Alex Rodriguez, Highest-Paid Player in History, Begs MLB and MLBPA to Reach Agreement to Save Season

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Despite his failed bid to purchase the Mets, Alex Rodriguez's most recent comments about the 2020 season are more aligned with the owners than the players.

In a video posted to Twitter, Rodriguez addressed the current revenue dispute between players and owners as the two parties try and figure out a way to start the season after the coronavirus pandemic suspended play indefinitely on March 12.

"Players want to play. Fans want to watch," he said. "And at the end of the day, if you don't play today, you don't win tomorrow, because hopefully, we don't have another situation like this. 

"This is like beyond anything we've ever seen before. I just urge the players and owners to think collectively. If there's $100 in the pie, like the NBA, players take $50, owners take $50. And we give it to the fans. We thank the fans of baseball."

MLB owners approved a proposal on Monday to split the revenue 50/50 with players if the season takes place this summer. However, the MLBPA is expected to reject the proposal, countering with a previous March agreement that would simply prorate player's salaries based on the number of games played. 

Rodriguez's financial situation is much different than most of the players whose salaries would be curbed if the players' union agreed to the proposal. During his 20-year career, Rodriguez made $455 million, more than any player in league history.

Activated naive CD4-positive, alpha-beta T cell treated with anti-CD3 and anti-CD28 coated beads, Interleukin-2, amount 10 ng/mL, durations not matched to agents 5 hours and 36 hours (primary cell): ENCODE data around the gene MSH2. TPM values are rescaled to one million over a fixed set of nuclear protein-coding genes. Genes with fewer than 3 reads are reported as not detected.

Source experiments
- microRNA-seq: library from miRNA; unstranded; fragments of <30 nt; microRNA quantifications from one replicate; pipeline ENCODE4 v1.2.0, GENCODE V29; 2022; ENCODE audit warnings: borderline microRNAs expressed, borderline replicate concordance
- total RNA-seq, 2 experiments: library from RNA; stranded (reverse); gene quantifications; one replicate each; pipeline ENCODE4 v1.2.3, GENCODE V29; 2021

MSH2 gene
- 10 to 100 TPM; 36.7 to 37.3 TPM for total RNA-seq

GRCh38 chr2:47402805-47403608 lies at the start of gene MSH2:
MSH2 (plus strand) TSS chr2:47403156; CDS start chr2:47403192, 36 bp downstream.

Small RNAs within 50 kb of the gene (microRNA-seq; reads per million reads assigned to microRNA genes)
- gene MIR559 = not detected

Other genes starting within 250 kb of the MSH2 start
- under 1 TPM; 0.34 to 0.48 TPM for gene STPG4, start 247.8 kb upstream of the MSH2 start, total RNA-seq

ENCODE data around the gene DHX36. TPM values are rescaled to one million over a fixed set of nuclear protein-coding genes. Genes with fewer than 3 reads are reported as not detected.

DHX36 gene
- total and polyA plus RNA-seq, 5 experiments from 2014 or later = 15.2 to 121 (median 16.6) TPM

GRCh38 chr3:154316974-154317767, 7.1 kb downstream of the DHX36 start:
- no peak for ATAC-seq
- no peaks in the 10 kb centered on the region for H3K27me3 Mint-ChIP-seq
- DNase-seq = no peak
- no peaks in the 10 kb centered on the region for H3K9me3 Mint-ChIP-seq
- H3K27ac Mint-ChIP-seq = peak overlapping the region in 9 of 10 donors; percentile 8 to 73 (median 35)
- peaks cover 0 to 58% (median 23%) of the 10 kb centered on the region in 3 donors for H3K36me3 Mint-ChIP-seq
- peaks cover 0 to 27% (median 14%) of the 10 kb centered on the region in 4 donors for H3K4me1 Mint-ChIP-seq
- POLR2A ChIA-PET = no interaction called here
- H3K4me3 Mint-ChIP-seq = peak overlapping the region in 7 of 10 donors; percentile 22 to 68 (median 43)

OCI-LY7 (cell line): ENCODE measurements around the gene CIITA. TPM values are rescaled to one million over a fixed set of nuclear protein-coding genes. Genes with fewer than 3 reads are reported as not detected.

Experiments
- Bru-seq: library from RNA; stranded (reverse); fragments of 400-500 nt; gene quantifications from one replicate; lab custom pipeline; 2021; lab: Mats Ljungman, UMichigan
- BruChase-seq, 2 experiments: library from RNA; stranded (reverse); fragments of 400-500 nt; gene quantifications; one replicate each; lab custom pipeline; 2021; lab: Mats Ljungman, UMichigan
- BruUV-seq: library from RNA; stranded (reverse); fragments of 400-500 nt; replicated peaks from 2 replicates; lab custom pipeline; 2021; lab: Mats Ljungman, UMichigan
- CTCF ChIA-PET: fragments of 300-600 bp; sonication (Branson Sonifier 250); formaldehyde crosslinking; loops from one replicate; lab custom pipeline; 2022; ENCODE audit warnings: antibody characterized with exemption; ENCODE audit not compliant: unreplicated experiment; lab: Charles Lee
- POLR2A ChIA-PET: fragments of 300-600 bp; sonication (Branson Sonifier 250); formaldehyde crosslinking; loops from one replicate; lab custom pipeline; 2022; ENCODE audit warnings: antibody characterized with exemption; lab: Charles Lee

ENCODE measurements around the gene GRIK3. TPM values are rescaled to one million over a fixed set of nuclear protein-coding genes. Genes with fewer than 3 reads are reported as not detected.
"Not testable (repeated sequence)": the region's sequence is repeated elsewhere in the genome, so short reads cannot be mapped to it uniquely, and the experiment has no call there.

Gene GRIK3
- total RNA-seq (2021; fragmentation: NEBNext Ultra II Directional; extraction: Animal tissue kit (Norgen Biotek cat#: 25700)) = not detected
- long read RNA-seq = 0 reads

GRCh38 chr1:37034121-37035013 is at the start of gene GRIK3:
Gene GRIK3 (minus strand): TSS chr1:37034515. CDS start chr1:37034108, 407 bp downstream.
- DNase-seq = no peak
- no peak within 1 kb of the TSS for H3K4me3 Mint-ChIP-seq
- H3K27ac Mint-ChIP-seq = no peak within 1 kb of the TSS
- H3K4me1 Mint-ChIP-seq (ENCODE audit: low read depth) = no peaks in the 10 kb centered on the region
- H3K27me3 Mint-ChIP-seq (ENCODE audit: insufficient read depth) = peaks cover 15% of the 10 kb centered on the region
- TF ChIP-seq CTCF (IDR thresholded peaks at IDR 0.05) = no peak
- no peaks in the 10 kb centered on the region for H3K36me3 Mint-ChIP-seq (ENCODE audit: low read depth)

Most of what he made during his career came in large part because of the system in place that the players are now trying to preserve. The union opposes the league's proposal because it is a form of a salary-cap, which the players have long fought hard against.

"It is the people’s comfort food and people are starving," Rodriguez added in the video. "And I just don't want to see this great game—people fighting, billionaires fighting with millionaires. This has nothing to do with the past. This has nothing to do with the [1994] strike. This is actually when the owners and players are aligned and we want the same thing. We want to save baseball. We want to play baseball."

The financial disagreement appears to be the greatest hurdle for the league and players to overcome before they can get back on the field, barring any flare up with the virus. Sports Illustrated's Tom Verducci reported earlier this week MLB's plan to test regularly all players, coaches, umpires and other essential staff and workers. And Saturday morning, the league sent the union a 67-page proposal outlining the protocols that would be implemented if and when baseball returned, according to The Athletic's Ken Rosenthal and Evan Drellich

Rays starting pitcher Blake Snell has already expressed his displeasure with the proposal, saying he won't play under such the proposed financial structure. Stars Bryce Harper and Nolan Arenado quickly came to his defense to support his stance on resuming play.